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Old 05-10-2012, 06:12 AM   #21
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"Why did the Cat 3208 become so instantly popular 30 years ago in over the road use, it replaced 6-71s."

My guess is they had no use for the power the DD was rated at , usually 230hp /2100rpm for the 6-71 so the wimpy (perhaps 160HP regardless of "factory fiction") was enough for their work, and the smaller , better matched engine did better.

The 4-71 might have been a better initial choice than the 6-71.

OTR use for Cat 3208 is Skoolies ,or garbage trucks , not long haul trucks .

Floored every 8 seconds , indeed a more powerful engine will cost more fuel than a throwaway wimp.

As Skoolies are replaced on some federal dime , by years of service , the 5x longer service life of a DD was of no useful value.

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Old 05-10-2012, 06:44 AM   #22
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Quote:
Originally Posted by FF View Post
"Why did the Cat 3208 become so instantly popular 30 years ago in over the road use, it replaced 6-71s."

My guess is they had no use for the power the DD was rated at , usually 230hp /2100rpm for the 6-71 so the wimpy (perhaps 160HP regardless of "factory fiction") was enough for their work, and the smaller , better matched engine did better.

The 4-71 might have been a better initial choice than the 6-71.

OTR use for Cat 3208 is Skoolies ,or garbage trucks , not long haul trucks .

Floored every 8 seconds , indeed a more powerful engine will cost more fuel than a throwaway wimp.

As Skoolies are replaced on some federal dime , by years of service , the 5x longer service life of a DD was of no useful value.

FF
Yeah...those POS 3208's were useless....after decades of work...rebuilt...another decade of work and another rebuild...they are probably gonna get tossed after the next vehicle gets junked that they gave their third decade of service in....
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Old 05-11-2012, 08:49 PM   #23
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I've got a Cat 3406b for the main and a 2-53 DD light plant. Both motors are relative dinosaurs compared with the fancy Electronic jobs of today.They are simple, stout, easily repaired,and parts are available world-wide. Removing and replacing them would cost way more than I would ever save in fuel with the new engines. Maybe when Diesel hits the ten dollar range I will reconsider.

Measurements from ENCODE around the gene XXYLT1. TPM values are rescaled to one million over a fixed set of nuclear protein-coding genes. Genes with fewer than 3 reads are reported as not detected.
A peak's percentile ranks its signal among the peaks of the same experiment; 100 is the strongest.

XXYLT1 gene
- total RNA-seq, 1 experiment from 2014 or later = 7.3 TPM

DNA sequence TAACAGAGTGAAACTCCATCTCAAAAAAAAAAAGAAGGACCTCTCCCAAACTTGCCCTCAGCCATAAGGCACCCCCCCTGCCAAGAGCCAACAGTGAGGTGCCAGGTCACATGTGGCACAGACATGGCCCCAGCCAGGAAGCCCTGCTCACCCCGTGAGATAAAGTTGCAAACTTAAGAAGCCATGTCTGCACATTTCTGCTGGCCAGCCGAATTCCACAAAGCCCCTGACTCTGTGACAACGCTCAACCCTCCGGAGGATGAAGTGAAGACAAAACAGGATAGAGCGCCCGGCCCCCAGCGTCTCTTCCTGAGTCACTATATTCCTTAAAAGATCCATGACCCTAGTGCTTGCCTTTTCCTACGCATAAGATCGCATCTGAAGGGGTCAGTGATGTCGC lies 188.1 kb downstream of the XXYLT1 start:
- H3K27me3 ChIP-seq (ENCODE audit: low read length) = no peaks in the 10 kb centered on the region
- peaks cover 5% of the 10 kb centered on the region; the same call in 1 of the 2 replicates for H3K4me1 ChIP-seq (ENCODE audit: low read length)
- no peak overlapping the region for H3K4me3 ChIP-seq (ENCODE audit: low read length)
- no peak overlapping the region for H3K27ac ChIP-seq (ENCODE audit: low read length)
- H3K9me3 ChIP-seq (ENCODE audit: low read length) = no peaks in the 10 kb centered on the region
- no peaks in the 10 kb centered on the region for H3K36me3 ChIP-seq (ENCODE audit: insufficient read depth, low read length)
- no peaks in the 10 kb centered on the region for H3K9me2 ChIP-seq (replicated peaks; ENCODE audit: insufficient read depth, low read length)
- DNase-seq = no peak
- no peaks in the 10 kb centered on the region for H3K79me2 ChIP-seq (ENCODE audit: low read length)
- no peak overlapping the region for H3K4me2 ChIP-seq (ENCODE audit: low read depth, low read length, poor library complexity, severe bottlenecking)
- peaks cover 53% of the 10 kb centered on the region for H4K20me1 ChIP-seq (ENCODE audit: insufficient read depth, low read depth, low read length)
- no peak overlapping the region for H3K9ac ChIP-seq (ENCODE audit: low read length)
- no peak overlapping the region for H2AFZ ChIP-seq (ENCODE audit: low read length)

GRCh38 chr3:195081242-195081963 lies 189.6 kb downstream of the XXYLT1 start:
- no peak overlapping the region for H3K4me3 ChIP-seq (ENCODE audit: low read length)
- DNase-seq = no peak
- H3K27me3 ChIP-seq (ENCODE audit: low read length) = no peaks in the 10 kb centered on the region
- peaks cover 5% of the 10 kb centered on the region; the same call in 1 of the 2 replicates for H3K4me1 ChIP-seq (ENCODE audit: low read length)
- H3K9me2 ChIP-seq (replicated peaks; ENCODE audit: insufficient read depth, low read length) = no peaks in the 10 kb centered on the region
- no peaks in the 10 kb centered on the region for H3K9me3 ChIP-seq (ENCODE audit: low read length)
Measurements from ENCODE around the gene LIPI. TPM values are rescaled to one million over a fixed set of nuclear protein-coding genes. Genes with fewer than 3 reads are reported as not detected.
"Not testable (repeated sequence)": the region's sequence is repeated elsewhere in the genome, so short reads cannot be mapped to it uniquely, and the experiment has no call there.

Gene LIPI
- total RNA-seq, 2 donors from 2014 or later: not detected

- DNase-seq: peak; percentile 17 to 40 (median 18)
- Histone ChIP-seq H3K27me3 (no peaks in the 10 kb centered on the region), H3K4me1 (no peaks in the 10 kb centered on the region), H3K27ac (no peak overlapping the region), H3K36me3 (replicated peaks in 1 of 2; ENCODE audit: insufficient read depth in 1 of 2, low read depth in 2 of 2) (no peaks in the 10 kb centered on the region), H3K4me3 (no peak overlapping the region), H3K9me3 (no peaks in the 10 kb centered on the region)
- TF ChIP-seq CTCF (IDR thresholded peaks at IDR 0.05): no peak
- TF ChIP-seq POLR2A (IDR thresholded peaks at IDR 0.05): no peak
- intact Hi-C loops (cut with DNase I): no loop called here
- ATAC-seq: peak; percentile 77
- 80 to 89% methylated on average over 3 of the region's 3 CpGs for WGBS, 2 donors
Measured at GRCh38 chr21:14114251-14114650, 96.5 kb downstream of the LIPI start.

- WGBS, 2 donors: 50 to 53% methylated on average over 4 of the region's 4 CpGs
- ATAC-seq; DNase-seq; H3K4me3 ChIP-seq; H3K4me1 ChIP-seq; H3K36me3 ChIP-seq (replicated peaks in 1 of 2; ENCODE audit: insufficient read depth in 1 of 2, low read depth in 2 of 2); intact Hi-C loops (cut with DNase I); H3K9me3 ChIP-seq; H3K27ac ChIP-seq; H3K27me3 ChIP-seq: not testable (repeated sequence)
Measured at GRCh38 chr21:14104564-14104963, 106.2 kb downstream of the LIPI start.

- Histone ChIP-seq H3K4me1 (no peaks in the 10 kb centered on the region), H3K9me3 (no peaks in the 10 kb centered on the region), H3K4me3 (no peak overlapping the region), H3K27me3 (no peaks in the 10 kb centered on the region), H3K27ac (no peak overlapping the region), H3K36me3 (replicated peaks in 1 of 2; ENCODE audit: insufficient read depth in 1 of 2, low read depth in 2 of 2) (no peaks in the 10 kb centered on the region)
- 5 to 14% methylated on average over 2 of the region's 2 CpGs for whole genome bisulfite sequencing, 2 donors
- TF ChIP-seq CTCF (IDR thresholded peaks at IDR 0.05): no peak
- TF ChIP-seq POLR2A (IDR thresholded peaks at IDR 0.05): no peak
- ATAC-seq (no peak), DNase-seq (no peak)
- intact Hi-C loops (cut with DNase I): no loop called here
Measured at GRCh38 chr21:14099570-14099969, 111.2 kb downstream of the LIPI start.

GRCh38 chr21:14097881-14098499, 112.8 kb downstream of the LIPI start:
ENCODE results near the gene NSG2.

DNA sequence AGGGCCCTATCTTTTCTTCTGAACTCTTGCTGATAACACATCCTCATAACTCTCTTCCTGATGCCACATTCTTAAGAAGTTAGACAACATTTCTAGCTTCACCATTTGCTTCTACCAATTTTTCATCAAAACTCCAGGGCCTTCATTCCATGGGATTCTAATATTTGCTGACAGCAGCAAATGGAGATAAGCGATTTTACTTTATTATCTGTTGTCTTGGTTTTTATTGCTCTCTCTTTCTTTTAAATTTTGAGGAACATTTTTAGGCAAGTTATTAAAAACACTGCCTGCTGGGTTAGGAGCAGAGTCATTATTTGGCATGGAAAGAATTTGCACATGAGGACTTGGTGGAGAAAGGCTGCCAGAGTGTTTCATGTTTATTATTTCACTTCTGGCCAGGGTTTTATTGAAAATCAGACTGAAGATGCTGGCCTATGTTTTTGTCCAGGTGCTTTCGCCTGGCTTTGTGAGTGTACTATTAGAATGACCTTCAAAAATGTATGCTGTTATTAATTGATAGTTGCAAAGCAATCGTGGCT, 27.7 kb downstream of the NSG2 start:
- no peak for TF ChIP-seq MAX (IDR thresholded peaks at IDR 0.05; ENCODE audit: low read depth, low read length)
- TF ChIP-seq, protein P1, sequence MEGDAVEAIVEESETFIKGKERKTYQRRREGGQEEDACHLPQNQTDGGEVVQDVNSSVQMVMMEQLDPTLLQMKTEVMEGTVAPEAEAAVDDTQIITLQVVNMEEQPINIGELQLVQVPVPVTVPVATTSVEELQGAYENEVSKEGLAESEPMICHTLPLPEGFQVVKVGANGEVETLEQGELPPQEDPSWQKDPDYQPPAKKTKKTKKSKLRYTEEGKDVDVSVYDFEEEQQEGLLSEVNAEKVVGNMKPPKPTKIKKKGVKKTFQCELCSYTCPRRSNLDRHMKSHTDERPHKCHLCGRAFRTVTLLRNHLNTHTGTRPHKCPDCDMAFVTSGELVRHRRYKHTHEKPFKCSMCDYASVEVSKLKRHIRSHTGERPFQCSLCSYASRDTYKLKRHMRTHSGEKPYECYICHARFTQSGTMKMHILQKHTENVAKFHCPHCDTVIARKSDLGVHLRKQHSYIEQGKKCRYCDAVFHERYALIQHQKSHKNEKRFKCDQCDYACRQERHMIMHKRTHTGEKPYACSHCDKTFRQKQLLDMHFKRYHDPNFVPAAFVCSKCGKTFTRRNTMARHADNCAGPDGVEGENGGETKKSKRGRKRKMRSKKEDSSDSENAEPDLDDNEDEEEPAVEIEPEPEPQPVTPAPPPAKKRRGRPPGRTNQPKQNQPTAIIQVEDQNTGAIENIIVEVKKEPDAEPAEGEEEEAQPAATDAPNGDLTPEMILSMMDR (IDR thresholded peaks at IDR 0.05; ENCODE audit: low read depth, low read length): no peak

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Old 05-12-2012, 12:38 AM   #24
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My first car was a cherry Model A. It was solid, stout and I could get parts for it anywhere I traveled. Then along came a great Volvo with dual SU downdraft carbs. I could get parts for it too anywhere I traveled. I loved my vehicles of the moment, as I have done with all my boats. But time marches on with each of my oldies replaced with something a little better and newer. It is called progress, fleeting at times, but none the less grinding ahead. Even old stodgy GM saw the handwriting on the walls and 30 years ago prepared for shutting down 2 stroke production. As with my beloved Model A and Volvo, DDs are well past their prime. Still love all of 'em though.

Diesel at $10 you say 2dsea, try Europe it is nearly there. If you were to listen to our Energy Czar, the US would be better off at $10 too.
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Old 05-12-2012, 06:12 AM   #25
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Even old stodgy GM saw the handwriting on the walls and 30 years ago prepared for shutting down 2 stroke production.

The GM decision was forced by the Air Police .

It is interesting to contemplate where the DD 2 stroke would be NOW.

AS some of the most efficient engines in the world are ship 2 strokes , weather ship tech would be in our boat engines is unknown.

A 60% efficient boat motor would be a huge improvement .

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Old 05-17-2012, 06:22 AM   #26
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Detroit's die slowly , what more can be useful on a cruiser ,than an engine that will bring you home with a couple of dead cylinders?